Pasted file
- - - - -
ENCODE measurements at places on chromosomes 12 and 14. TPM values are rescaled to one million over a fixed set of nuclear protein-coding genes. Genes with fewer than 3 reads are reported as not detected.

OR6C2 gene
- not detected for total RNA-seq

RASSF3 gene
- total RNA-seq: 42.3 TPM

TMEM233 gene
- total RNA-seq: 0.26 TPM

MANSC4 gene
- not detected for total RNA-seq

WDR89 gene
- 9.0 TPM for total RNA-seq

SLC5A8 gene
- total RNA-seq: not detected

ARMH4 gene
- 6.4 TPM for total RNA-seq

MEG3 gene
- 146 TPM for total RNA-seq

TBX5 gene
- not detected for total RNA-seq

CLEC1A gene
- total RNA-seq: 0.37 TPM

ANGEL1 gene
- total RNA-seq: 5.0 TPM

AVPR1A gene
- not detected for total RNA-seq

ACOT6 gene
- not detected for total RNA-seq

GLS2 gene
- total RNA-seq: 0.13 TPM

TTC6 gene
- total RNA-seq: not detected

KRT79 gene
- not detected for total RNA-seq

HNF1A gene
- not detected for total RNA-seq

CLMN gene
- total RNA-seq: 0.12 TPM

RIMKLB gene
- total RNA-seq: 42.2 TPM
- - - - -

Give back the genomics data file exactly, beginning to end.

ENCODE measurements at places on chromosomes 12 and 14. TPM values are rescaled to one million over a fixed set of nuclear protein-coding genes. Genes with fewer than 3 reads are reported as not detected.

OR6C2 gene
- not detected for total RNA-seq

RASSF3 gene
- total RNA-seq: 42.3 TPM

TMEM233 gene
- total RNA-seq: 0.26 TPM

MANSC4 gene
- not detected for total RNA-seq

WDR89 gene
- 9.0 TPM for total RNA-seq

SLC5A8 gene
- total RNA-seq: not detected

ARMH4 gene
- 6.4 TPM for total RNA-seq

MEG3 gene
- 146 TPM for total RNA-seq

TBX5 gene
- not detected for total RNA-seq

CLEC1A gene
- total RNA-seq: 0.37 TPM

ANGEL1 gene
- total RNA-seq: 5.0 TPM

AVPR1A gene
- not detected for total RNA-seq

ACOT6 gene
- not detected for total RNA-seq

GLS2 gene
- total RNA-seq: 0.13 TPM

TTC6 gene
- total RNA-seq: not detected

KRT79 gene
- not detected for total RNA-seq

HNF1A gene
- not detected for total RNA-seq

CLMN gene
- total RNA-seq: 0.12 TPM

RIMKLB gene
- total RNA-seq: 42.2 TPM